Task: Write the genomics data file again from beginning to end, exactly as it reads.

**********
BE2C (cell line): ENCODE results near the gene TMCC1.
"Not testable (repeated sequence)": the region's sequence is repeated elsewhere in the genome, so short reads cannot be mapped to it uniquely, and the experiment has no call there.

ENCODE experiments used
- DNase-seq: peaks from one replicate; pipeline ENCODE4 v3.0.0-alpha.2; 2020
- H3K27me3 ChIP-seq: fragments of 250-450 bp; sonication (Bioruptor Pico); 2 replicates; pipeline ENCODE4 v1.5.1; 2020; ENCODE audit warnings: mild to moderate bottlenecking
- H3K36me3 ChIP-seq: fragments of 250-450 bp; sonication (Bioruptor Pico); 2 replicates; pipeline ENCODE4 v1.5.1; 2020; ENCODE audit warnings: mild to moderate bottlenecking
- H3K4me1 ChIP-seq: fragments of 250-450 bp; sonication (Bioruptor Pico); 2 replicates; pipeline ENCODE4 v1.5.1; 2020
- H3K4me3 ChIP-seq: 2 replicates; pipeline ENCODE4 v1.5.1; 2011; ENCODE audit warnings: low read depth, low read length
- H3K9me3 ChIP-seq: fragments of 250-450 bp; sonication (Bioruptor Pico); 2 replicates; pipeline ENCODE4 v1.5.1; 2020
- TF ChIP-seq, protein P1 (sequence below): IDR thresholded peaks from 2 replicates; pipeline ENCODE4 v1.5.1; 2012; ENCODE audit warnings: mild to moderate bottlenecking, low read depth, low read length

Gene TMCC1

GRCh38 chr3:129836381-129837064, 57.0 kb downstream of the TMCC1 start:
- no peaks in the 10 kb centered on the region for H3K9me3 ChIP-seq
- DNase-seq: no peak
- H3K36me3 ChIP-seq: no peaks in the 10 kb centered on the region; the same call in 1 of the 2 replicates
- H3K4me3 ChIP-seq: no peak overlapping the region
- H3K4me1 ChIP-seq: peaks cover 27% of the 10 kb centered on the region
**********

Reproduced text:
BE2C (cell line): ENCODE results near the gene TMCC1.
"Not testable (repeated sequence)": the region's sequence is repeated elsewhere in the genome, so short reads cannot be mapped to it uniquely, and the experiment has no call there.

ENCODE experiments used
- DNase-seq: peaks from one replicate; pipeline ENCODE4 v3.0.0-alpha.2; 2020
- H3K27me3 ChIP-seq: fragments of 250-450 bp; sonication (Bioruptor Pico); 2 replicates; pipeline ENCODE4 v1.5.1; 2020; ENCODE audit warnings: mild to moderate bottlenecking
- H3K36me3 ChIP-seq: fragments of 250-450 bp; sonication (Bioruptor Pico); 2 replicates; pipeline ENCODE4 v1.5.1; 2020; ENCODE audit warnings: mild to moderate bottlenecking
- H3K4me1 ChIP-seq: fragments of 250-450 bp; sonication (Bioruptor Pico); 2 replicates; pipeline ENCODE4 v1.5.1; 2020
- H3K4me3 ChIP-seq: 2 replicates; pipeline ENCODE4 v1.5.1; 2011; ENCODE audit warnings: low read depth, low read length
- H3K9me3 ChIP-seq: fragments of 250-450 bp; sonication (Bioruptor Pico); 2 replicates; pipeline ENCODE4 v1.5.1; 2020
- TF ChIP-seq, protein P1 (sequence below): IDR thresholded peaks from 2 replicates; pipeline ENCODE4 v1.5.1; 2012; ENCODE audit warnings: mild to moderate bottlenecking, low read depth, low read length

Gene TMCC1

GRCh38 chr3:129836381-129837064, 57.0 kb downstream of the TMCC1 start:
- no peaks in the 10 kb centered on the region for H3K9me3 ChIP-seq
- DNase-seq: no peak
- H3K36me3 ChIP-seq: no peaks in the 10 kb centered on the region; the same call in 1 of the 2 replicates
- H3K4me3 ChIP-seq: no peak overlapping the region
- H3K4me1 ChIP-seq: peaks cover 27% of the 10 kb centered on the region